In News:

  • A working group constituted by the Securities and Exchange Board of India (SEBI) on social stock exchanges (SSE) has recommended allowing non-profit organisations to directly list on such platforms along with certain tax incentives to encourage participation on the platform.


  • The idea of a SSE for listing of social enterprise and voluntary organisations was mooted by the Indian Finance Minister during the Union Budget 2019-20.
  • Recommendations:
    • Direct listing for non-profit organisations through issuance of bonds
    • A range of funding avenues, including some of the existing mechanisms such as Social Venture Funds (SVFs) under Alternative Investment Funds (AIFs).
    • A new minimum reporting standard for organisations that raise funds on social stock exchanges.
    • Allowing for-profit social enterprises to list on the platform but with enhanced reporting requirements
    • SSE can be housed within the existing Exchanges like the Bombay Stock Exchange and the National Stock Exchange.

Important value additions 

The Securities and Exchange Board of India (SEBI) 

  • It is the regulator of the securities and commodity market in India owned by the Government of India. 
  • It was established in 1988 and given statutory status through the SEBI Act, 1992. 
  • SEBI is responsible to the needs of three groups:
    • Issuers of securities
    • Investors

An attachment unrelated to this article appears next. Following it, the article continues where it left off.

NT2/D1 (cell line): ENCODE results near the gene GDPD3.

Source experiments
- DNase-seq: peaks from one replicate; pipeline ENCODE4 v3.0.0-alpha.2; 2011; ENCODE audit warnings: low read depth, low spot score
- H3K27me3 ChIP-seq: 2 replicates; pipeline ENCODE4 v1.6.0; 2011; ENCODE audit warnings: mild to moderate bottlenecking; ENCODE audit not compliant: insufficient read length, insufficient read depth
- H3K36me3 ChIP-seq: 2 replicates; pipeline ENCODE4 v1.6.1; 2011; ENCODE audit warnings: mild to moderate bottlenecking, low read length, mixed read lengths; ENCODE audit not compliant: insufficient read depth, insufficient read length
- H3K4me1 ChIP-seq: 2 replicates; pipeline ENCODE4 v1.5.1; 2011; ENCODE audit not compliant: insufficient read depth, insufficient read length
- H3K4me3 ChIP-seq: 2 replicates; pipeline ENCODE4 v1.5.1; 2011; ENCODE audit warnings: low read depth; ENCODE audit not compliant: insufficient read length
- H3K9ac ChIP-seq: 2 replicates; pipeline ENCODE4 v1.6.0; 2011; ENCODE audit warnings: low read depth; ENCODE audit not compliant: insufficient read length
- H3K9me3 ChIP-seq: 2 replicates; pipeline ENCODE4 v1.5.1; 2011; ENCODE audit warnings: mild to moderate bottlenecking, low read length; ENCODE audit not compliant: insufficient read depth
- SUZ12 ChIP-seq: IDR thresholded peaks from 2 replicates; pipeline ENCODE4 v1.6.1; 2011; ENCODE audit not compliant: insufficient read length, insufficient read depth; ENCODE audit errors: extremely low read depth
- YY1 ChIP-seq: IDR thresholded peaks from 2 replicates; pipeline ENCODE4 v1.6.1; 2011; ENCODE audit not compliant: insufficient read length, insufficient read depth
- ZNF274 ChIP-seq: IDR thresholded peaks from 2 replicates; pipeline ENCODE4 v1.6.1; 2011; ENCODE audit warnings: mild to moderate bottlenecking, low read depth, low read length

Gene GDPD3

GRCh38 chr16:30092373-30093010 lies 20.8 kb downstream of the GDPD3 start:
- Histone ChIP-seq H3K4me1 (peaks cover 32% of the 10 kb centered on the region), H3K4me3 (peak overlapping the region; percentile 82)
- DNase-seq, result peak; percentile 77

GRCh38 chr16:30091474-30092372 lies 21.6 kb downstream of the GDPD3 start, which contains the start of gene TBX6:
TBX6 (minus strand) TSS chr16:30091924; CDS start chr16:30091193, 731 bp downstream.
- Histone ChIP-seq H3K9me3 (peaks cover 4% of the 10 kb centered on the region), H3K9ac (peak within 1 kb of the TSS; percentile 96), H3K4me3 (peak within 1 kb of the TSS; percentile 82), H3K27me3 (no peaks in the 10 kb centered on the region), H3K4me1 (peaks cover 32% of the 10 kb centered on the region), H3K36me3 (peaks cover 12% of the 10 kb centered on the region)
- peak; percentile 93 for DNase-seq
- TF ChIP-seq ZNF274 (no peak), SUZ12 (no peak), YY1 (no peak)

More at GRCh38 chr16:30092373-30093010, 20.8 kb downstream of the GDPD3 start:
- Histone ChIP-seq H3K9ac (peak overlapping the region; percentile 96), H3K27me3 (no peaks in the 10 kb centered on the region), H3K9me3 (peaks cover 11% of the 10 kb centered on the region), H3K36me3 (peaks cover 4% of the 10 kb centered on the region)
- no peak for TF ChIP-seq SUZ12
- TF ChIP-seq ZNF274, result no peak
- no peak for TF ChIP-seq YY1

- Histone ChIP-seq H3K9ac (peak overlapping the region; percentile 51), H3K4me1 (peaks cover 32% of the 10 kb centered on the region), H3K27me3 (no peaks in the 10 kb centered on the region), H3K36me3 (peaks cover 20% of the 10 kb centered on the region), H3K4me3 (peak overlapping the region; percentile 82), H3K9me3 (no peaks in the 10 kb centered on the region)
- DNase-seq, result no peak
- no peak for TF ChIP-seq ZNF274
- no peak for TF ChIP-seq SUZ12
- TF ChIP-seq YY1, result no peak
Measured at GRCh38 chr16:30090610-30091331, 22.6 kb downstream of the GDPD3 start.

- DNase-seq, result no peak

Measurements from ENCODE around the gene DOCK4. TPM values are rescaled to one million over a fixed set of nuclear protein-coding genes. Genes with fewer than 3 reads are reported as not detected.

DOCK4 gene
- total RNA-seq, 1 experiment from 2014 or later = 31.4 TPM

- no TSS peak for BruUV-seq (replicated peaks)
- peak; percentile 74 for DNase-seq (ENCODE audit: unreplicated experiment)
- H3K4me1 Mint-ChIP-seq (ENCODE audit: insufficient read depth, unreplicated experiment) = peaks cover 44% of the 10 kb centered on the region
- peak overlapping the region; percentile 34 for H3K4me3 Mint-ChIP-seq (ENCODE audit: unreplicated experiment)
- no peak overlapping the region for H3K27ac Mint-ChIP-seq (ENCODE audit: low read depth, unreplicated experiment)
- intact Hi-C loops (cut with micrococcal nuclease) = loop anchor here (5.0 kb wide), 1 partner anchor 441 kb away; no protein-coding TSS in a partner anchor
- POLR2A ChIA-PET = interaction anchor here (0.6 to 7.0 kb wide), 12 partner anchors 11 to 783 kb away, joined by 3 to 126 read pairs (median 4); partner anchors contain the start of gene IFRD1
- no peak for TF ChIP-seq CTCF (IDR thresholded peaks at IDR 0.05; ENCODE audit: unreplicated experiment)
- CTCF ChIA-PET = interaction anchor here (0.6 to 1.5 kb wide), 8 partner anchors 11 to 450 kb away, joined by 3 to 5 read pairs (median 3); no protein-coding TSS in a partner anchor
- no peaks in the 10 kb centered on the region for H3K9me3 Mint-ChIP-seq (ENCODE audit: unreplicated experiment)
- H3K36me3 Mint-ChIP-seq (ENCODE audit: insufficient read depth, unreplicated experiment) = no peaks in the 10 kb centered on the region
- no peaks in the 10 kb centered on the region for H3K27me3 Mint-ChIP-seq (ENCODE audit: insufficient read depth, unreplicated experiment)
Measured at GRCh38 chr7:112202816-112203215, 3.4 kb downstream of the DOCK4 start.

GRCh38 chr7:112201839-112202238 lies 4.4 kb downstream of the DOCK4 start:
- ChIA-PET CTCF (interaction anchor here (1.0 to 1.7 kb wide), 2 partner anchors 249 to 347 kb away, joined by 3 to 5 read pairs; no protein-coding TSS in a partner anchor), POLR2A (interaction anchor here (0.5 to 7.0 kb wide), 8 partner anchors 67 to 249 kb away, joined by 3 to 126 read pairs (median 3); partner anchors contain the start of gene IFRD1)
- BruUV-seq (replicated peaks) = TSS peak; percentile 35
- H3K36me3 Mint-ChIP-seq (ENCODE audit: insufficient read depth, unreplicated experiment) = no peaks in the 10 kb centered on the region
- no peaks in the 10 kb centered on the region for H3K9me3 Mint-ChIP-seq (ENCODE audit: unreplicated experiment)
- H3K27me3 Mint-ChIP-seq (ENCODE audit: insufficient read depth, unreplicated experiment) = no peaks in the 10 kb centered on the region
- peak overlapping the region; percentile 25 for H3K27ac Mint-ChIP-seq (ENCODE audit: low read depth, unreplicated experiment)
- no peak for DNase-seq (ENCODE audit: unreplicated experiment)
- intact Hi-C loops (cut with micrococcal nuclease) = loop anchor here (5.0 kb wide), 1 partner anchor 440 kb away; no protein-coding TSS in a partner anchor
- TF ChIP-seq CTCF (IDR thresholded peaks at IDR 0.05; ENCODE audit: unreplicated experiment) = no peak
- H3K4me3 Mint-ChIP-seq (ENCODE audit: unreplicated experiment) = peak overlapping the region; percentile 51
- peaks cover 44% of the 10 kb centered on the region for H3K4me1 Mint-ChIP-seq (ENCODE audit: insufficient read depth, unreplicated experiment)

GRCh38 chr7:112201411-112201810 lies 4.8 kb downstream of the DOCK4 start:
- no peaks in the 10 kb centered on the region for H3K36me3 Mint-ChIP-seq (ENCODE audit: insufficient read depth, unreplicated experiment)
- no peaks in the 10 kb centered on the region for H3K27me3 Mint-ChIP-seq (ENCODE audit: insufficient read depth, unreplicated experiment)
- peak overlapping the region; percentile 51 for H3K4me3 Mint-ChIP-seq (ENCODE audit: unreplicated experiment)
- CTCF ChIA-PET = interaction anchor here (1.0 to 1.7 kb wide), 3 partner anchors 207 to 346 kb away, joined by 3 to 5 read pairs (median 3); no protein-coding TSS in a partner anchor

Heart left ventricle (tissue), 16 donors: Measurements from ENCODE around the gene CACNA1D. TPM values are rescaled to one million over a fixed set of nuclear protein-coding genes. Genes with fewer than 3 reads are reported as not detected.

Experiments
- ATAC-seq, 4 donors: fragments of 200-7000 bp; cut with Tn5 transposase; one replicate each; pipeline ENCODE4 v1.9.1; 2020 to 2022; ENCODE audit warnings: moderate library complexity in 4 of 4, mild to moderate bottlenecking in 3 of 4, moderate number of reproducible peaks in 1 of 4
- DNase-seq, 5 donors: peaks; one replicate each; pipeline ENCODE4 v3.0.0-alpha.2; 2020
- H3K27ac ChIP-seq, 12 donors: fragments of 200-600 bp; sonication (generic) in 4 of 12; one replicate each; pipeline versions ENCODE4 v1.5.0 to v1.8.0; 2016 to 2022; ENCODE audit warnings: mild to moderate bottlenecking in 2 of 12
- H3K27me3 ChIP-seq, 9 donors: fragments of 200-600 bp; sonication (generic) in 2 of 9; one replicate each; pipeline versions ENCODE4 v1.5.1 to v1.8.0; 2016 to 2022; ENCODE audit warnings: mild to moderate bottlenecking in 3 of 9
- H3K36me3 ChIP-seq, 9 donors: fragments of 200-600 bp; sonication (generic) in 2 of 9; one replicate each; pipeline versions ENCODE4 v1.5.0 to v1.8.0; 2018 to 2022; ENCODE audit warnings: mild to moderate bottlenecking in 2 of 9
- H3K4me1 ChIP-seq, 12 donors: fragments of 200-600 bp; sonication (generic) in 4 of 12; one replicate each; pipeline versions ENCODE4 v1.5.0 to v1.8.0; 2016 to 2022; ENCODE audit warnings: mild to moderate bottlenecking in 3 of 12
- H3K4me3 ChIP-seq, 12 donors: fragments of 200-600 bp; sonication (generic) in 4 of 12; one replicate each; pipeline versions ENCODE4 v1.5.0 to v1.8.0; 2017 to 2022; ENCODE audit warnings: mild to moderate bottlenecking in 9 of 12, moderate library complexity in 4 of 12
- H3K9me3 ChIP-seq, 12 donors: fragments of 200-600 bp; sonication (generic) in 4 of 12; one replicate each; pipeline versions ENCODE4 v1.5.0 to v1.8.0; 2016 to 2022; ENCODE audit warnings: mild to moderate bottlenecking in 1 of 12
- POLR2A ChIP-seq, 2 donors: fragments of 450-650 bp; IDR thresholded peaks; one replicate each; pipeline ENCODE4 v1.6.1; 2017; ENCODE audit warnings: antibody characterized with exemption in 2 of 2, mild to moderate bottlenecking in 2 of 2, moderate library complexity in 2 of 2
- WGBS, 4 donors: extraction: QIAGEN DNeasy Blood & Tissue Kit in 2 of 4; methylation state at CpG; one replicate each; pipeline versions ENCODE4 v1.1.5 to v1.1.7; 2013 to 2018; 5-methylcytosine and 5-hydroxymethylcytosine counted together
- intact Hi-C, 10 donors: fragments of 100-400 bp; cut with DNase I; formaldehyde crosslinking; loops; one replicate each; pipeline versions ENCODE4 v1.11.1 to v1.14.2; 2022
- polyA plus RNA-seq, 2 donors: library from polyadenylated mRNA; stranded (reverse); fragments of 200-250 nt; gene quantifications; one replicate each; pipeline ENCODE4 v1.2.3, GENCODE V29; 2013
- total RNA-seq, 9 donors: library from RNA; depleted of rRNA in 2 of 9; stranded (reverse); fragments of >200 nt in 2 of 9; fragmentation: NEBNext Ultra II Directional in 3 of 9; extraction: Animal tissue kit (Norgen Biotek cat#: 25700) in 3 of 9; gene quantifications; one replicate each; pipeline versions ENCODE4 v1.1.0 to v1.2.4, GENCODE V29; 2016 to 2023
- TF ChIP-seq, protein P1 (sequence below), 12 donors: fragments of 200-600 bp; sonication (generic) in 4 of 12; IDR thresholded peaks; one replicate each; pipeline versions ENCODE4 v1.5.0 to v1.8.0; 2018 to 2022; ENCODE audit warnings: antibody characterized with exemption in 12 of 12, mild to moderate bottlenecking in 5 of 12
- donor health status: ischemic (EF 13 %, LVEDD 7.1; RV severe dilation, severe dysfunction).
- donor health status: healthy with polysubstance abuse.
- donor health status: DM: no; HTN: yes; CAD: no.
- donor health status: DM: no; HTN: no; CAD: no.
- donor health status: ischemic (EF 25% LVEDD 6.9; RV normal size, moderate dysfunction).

• Market intermediaries
  • Functions: 
    • Quasi-legislative – drafts regulations 
    • Quasi-judicial – passes rulings and orders 
    • Quasi-executive – conducts investigation and enforcement action 
  • Powers:
    • To approve by−laws of Securities exchanges.
    • To require the Securities exchange to amend their by−laws.
    • Inspect the books of accounts and call for periodical returns from recognised Securities exchanges.
    • Inspect the books of accounts of financial intermediaries.
    • Compel certain companies to list their shares in one or more Securities exchanges.
    • Registration of Brokers and sub-brokers


Aguada Fenix 

  • A 3,000-years-old Mayan temple has been discovered in Mexico through laser mapping technique. 
  • The temple site is called Aquada Fenix in Mexico. 
  • It is 4,600 feet long and up to 50 feet high, making it the ancient civilisation’s oldest and largest monument.
  • It was built between 800 BC and 1,000 BC.
  • One of the most remarkable revelations from the find was the complete lack of stone sculptures related to rulers and elites, such as colossal heads and thrones, that are commonly seen in other Mayan temples.
  • This suggests that the people who built it were more egalitarian than later generations of Mayans.



Topic: General Studies 2:

  • Bilateral, regional and global groupings and agreements involving India and/or affecting India’s interests. 
  • Important International institutions, agencies and fora- their structure, mandate. 

An unravelling of the Group of Seven

Context: The 46th G7 summit, scheduled in US in mid-June 2020, has been postponed by the host, U.S. President Donald Trump. 

U.S. President Donald Trump announced that he would like to expand G-7 to a G-11, by adding India, Russia, South Korea and Australia.